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Proposed Penalty For UK Hackers Who "Damage National Security": Life

taikedz Re:Not inherently unreasonable (165 comments)

Except that this has nothing to do with "attacks". The word "damage" is also applied to the "trust" and "credibility" of governmental institutions.

This kind of legislation would apply even if nobody died in the carrying out of the activity.

about 2 months ago

Industry-Based ToDo Alliance Wants To Guide FOSS Development

taikedz It makes sense but.... (54 comments)

So the major players want to bring some order to the bazaar. So be it - they can try. There are small projects that will probably decide to cooperate, and will because they are a one- or two- person effort - but the projects that truly behave like a bazaar will remain as coordinated or uncoordinated as they still are.

I don't see this effort being capable of shoving an agenda down anybody's throats - if you don't care for the agenda, don't. Submit your code to the project as and when you see fit, and work on the bits you want to. If tomorrow they want to address what they see as glaring issues in GNU's netcat, they'll be able to throw resources at it collectively - but I doubt they'll be able to tap GNU's shoulder and say "hey, give us some of 'your' devs to fix this."

In the end, if the effort results in a pooled selection of developers, incentivized directly and collectively (read: employed) by the companies, to work on aspects of open source projects they have communal stake in, to common goals and specification, that is probably going to be a good thing.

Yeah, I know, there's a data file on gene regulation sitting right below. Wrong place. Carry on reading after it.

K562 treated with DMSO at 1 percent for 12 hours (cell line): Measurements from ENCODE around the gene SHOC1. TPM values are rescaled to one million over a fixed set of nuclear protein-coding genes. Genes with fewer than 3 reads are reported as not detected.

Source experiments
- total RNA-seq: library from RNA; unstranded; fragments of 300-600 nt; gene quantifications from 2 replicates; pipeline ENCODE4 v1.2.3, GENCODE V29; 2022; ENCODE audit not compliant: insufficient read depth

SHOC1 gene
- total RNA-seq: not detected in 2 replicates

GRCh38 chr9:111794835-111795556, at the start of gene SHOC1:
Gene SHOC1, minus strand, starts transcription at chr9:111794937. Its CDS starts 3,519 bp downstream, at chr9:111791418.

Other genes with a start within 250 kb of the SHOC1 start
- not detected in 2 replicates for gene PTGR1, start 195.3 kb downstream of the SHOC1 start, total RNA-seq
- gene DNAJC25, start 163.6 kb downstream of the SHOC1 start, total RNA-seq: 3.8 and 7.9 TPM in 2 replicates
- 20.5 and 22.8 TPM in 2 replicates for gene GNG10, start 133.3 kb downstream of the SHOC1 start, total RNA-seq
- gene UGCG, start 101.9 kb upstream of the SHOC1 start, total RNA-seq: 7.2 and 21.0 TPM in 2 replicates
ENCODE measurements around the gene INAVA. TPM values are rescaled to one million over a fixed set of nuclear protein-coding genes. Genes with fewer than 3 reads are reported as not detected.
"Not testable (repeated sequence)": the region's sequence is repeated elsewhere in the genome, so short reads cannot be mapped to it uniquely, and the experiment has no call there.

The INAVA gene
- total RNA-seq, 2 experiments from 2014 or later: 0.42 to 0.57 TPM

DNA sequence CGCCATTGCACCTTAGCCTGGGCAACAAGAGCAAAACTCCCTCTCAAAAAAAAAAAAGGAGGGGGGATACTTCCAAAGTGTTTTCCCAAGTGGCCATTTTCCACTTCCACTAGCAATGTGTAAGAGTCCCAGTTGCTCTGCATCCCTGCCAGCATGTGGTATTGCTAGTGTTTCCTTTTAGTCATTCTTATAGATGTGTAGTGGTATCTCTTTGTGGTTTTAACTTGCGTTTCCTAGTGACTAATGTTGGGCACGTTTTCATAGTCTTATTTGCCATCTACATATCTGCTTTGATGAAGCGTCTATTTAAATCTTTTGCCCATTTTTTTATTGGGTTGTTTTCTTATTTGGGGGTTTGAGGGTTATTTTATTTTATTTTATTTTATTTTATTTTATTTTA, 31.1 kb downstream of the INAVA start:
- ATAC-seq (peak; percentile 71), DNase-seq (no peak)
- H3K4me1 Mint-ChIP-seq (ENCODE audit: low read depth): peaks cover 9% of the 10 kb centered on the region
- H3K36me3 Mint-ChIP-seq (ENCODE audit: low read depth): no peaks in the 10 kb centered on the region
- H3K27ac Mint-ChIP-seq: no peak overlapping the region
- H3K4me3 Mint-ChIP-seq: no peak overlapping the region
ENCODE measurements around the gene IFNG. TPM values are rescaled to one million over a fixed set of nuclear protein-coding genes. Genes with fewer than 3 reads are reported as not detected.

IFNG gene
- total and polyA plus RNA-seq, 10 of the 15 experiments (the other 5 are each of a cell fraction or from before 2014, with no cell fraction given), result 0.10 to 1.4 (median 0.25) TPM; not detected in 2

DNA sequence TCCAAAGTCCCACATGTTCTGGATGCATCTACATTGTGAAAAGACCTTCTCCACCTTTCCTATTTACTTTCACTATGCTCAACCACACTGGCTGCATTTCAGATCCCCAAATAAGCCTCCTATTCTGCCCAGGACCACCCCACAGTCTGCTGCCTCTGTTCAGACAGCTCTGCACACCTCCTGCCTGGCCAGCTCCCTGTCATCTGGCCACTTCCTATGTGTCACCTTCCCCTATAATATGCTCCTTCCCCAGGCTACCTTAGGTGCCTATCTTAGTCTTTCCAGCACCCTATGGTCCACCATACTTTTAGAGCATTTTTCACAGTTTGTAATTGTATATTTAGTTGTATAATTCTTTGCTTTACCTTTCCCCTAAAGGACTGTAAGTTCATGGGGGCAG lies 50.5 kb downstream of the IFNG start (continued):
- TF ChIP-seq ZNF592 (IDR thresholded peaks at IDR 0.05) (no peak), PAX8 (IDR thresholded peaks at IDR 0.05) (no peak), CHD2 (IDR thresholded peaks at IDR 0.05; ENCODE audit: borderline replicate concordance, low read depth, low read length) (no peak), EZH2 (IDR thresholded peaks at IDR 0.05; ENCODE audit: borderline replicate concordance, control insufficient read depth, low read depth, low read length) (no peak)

If they fork any of the technologies that is fine too - that's exactly what GNU GPLv3 was meant to allow them to do. They just can't expect to fork the maintainers and community too.

If however there is a scenario in which volunteers can be coerced into their way or the highway, that scenario must be understood and countermeasures prepared by those who would stand to lose from it. Don't take it too seriously, but don't take it in any way lightly either.

about 3 months ago

Gmail Now Rejects Emails With Misleading Combinations of Unicode Characters

taikedz Insufficient (79 comments)

The "highly restricted" spec is meant to catch suspicious combos like in the mybank example - but does not catch full-ascii (which is an even more restrictive level) trickery like tvvitter.com (notice the two "v" chars). that combo in particular is now known, but goes to demonstrate that trickery does not need charsets larger than 7-bit... some people simply get caught by hsbc.net...

about 4 months ago

Ask Slashdot: Where Do You Get (or Share) News About Open Source Projects?

taikedz various (85 comments)

From a user's perspective, three sources: the Linux Action Show podcast highlghts fun/useful items once a week.

Then there's tuxmachines.org which talks about.... well pretty much anything, you'll have to sift through the deluge...

Then just following what's generally popular, and using alternativeto.net to find open source counterparts...

about 5 months ago

French Blogger Fined For Negative Restaurant Review

taikedz She chose to not have a lawyer, and to not defend (424 comments)

In the original article an ArretSurImages.fr, the blogger details in her interview that she decided not to hire a lawyer, instead simply complied immediately and did not defend her position. She was not required by the court to remove her post, but she did so of her own accord.

A commenting lawyer interviewed for the article indicated that the case shows more the necessity of getting legal advice, rather than any evolution of rights on the Internet.

Yes it's sad that she was attacked for her criticisms, but it's sadder that she did not take responsibility, or stand her ground.

about 5 months ago

Qualcomm Takes Down 100+ GitHub Repositories With DMCA Notice

taikedz Re:What else is safe ? (349 comments)